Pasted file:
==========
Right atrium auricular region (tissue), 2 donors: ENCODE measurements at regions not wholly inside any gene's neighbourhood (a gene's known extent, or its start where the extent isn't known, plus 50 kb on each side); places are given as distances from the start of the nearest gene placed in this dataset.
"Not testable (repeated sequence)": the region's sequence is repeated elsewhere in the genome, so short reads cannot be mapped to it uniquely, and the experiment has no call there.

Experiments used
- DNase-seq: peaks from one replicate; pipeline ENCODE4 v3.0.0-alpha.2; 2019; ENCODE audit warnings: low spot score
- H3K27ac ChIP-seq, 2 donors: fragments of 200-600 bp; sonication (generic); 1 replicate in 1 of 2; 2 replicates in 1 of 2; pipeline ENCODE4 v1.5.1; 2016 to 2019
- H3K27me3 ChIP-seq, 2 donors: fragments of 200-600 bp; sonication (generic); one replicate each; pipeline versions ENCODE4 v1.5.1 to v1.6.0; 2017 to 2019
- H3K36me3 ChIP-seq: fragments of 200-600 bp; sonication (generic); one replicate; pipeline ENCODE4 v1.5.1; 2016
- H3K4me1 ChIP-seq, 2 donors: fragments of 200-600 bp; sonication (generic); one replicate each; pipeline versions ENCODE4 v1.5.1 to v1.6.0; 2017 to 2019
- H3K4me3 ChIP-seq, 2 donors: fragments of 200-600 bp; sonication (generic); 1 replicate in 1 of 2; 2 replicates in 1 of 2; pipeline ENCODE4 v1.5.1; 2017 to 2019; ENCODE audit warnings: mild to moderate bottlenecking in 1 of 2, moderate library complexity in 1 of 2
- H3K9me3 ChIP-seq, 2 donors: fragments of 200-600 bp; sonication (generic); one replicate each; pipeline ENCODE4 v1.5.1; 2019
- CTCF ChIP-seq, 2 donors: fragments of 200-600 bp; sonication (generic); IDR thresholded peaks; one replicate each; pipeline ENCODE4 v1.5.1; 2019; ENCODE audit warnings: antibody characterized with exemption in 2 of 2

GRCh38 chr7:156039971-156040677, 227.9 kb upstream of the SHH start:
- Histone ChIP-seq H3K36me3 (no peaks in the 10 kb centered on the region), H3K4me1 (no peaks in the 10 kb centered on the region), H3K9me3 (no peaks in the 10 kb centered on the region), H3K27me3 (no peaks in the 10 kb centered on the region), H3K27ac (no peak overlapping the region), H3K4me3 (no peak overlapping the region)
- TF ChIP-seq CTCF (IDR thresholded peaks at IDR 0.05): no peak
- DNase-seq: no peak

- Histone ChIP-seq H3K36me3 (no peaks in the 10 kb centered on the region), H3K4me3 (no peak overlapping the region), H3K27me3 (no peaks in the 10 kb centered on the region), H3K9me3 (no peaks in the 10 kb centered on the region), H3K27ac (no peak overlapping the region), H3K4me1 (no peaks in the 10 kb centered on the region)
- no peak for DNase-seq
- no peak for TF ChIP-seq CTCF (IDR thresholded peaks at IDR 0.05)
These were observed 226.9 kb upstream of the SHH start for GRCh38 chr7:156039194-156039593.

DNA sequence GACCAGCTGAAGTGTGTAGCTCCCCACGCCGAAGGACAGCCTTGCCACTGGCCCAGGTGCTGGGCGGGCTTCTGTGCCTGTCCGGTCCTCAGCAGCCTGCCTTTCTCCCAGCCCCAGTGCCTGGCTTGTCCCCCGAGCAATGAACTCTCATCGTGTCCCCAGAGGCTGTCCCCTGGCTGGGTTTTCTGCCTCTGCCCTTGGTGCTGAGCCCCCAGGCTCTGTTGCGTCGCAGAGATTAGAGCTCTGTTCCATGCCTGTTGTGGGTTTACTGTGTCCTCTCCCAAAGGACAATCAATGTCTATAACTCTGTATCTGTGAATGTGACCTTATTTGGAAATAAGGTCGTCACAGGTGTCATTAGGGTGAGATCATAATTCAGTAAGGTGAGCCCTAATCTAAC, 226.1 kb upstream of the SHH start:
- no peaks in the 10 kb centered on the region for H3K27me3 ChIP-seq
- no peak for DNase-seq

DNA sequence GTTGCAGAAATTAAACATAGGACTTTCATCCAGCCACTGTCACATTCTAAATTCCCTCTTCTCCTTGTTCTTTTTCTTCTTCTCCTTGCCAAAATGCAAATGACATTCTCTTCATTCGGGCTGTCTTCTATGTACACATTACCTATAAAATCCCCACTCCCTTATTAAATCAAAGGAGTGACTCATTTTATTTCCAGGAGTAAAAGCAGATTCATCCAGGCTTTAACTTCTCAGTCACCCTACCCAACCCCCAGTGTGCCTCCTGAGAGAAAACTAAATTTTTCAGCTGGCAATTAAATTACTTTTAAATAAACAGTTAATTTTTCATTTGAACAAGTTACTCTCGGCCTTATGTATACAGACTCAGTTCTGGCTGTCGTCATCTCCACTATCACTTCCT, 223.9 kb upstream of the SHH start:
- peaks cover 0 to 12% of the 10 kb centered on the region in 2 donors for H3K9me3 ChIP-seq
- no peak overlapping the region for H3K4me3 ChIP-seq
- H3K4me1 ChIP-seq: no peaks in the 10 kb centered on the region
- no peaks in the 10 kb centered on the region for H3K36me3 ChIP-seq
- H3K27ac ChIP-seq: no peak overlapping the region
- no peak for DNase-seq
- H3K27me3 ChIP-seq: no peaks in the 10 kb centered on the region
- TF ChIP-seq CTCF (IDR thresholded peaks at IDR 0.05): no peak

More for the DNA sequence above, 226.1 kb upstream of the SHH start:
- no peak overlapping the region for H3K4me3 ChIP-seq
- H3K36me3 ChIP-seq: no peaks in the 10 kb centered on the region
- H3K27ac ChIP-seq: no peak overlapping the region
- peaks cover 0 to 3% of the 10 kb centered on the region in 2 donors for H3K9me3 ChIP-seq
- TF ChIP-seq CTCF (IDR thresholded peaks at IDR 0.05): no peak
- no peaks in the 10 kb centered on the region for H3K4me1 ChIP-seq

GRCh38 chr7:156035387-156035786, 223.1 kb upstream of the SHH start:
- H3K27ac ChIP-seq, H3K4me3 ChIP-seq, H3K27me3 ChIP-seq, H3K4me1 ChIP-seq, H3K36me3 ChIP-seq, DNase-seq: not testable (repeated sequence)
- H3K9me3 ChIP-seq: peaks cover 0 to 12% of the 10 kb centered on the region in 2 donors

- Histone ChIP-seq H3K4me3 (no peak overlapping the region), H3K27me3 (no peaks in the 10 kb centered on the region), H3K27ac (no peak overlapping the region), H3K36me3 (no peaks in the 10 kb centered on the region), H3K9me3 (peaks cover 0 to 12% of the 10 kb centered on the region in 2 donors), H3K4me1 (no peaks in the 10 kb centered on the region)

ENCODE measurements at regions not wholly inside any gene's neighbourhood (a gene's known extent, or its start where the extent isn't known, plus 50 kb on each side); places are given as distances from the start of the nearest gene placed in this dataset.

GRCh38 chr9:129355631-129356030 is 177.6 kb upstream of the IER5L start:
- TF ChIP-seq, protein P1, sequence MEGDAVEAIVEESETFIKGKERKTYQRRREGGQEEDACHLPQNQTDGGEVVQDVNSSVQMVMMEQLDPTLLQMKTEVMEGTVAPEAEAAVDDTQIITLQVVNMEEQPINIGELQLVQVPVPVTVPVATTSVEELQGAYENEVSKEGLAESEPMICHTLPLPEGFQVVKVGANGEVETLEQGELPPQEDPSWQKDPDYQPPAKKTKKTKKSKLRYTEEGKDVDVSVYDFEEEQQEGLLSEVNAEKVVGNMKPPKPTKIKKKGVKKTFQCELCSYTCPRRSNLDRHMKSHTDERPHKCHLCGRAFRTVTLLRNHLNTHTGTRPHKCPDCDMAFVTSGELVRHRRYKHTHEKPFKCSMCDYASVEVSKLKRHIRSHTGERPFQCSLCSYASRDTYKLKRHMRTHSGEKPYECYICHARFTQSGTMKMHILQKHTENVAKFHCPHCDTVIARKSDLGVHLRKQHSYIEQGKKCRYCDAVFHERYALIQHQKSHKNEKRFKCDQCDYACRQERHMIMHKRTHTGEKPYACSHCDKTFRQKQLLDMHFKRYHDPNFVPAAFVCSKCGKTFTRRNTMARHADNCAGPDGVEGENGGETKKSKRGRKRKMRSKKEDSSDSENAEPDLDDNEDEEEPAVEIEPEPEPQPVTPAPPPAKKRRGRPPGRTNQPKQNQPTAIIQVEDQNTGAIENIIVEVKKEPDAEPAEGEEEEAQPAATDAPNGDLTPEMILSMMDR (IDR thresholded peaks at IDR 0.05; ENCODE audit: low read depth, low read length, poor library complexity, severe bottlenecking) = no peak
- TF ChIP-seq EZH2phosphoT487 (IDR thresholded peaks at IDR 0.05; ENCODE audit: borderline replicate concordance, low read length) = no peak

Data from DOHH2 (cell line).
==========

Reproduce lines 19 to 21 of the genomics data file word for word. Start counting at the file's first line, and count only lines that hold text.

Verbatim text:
These were observed 226.9 kb upstream of the SHH start for GRCh38 chr7:156039194-156039593.

DNA sequence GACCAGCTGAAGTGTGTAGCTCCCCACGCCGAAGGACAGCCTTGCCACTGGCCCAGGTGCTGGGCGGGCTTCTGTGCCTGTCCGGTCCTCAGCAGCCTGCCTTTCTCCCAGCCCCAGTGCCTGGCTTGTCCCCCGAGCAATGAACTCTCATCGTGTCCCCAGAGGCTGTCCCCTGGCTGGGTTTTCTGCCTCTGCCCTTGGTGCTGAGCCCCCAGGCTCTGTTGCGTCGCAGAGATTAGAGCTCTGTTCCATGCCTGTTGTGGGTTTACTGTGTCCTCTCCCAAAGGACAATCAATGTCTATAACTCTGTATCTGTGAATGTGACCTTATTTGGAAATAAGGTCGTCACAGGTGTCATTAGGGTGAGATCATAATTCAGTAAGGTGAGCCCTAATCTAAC, 226.1 kb upstream of the SHH start:
- no peaks in the 10 kb centered on the region for H3K27me3 ChIP-seq